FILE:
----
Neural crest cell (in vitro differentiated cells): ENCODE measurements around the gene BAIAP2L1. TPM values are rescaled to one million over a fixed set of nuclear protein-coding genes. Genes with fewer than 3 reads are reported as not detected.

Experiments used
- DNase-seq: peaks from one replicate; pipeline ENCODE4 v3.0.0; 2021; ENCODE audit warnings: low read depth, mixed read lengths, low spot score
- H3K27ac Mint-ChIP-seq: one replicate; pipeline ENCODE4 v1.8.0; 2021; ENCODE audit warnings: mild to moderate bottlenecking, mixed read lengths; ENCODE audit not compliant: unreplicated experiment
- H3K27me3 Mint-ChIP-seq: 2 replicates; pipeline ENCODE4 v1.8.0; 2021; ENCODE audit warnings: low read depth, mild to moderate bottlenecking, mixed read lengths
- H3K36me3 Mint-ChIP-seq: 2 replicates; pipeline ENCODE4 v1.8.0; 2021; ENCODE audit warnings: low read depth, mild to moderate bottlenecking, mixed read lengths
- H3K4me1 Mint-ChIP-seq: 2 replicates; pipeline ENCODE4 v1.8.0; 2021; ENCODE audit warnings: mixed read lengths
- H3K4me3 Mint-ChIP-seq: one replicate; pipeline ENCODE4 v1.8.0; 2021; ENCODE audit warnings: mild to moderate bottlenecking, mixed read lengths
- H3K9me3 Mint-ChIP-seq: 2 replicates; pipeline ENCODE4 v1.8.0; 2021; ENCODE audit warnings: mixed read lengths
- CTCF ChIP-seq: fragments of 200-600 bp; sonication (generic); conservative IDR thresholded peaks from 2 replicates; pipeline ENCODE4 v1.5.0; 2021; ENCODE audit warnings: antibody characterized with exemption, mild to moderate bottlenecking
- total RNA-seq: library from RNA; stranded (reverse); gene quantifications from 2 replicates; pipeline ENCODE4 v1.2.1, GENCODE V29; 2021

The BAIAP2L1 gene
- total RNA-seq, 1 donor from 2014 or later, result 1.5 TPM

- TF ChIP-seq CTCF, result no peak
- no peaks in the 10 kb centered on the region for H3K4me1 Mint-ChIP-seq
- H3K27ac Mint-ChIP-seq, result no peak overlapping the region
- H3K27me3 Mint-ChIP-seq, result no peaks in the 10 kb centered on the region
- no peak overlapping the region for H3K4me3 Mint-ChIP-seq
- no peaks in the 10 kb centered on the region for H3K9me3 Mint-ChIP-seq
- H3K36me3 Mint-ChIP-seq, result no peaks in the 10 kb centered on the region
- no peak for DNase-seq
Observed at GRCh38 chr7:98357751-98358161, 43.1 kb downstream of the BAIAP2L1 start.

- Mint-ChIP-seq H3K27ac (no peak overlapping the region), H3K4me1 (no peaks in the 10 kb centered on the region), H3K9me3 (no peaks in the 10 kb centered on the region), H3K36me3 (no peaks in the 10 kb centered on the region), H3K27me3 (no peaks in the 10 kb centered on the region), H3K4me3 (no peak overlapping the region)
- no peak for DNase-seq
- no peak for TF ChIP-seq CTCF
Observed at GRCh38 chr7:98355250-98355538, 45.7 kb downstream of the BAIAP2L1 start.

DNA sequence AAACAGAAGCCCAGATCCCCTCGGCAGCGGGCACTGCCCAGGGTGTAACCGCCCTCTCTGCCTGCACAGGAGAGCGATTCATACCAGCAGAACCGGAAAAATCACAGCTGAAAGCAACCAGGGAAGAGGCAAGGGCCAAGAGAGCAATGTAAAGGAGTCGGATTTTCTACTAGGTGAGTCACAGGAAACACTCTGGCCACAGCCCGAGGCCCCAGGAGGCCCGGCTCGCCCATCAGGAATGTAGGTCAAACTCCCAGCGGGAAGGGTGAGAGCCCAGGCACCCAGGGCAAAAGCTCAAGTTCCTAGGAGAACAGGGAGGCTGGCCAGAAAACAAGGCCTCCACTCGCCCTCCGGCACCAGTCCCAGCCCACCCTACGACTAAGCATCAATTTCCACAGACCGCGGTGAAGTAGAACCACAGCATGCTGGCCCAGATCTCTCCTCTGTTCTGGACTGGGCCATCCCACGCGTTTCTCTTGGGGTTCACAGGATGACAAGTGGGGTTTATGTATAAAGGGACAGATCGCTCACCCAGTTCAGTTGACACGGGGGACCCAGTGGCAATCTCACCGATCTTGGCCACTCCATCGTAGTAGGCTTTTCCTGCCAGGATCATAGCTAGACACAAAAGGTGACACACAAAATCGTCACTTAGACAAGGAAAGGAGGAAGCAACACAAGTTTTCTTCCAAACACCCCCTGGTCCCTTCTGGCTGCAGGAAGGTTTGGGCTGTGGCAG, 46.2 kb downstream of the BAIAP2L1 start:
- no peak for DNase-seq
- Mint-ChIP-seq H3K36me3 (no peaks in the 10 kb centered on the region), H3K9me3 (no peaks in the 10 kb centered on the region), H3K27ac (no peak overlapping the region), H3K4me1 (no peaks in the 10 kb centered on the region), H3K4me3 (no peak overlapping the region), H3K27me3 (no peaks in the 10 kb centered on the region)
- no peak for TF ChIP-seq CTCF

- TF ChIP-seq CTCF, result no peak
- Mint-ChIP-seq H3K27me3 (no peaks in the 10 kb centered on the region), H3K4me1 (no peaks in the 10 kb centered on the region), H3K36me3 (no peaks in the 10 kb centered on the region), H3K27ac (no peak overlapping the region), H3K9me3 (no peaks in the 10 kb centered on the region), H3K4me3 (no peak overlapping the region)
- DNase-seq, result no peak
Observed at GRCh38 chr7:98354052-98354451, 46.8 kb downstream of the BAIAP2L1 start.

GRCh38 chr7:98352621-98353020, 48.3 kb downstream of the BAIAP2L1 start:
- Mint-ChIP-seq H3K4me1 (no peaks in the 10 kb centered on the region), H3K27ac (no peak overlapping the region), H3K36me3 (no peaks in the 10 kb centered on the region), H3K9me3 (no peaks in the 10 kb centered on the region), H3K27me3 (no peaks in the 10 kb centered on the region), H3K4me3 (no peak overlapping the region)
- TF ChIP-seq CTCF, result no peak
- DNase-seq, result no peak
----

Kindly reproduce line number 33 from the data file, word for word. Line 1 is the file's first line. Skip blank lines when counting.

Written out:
- DNase-seq, result no peak